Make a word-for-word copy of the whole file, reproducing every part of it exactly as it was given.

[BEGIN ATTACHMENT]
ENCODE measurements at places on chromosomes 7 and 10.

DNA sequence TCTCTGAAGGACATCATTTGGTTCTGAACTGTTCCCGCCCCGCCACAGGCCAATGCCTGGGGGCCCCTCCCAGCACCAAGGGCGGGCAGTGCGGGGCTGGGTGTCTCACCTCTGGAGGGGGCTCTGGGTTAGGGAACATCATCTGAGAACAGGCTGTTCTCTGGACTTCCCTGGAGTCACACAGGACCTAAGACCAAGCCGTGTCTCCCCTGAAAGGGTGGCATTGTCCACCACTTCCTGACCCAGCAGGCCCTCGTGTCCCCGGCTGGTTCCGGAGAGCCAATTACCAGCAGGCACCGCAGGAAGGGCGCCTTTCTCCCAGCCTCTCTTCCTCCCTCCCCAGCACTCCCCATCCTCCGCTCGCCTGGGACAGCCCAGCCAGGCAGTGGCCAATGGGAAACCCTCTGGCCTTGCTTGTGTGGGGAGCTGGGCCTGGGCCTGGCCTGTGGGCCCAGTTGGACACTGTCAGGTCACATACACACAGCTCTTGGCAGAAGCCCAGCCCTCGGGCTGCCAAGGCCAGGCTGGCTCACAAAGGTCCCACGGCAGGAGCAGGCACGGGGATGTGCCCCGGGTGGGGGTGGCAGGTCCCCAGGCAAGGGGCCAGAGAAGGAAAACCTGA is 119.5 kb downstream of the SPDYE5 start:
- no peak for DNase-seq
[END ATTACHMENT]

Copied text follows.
ENCODE measurements at places on chromosomes 7 and 10.

DNA sequence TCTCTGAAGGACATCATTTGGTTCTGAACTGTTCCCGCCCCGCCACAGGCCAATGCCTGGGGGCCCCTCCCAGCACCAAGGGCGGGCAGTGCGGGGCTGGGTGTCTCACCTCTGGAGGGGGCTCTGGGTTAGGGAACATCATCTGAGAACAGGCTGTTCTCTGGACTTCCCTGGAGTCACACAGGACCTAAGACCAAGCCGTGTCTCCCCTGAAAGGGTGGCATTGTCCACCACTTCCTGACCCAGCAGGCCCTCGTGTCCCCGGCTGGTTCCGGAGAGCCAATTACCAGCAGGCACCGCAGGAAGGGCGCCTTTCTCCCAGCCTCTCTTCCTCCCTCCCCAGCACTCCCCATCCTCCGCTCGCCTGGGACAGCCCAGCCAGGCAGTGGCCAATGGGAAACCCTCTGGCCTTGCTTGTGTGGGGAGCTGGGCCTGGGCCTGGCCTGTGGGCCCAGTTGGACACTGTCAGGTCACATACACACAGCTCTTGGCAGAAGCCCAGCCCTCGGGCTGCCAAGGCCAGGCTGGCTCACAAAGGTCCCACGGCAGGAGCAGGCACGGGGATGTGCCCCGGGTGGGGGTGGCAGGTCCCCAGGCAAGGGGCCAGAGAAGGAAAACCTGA is 119.5 kb downstream of the SPDYE5 start:
- no peak for DNase-seq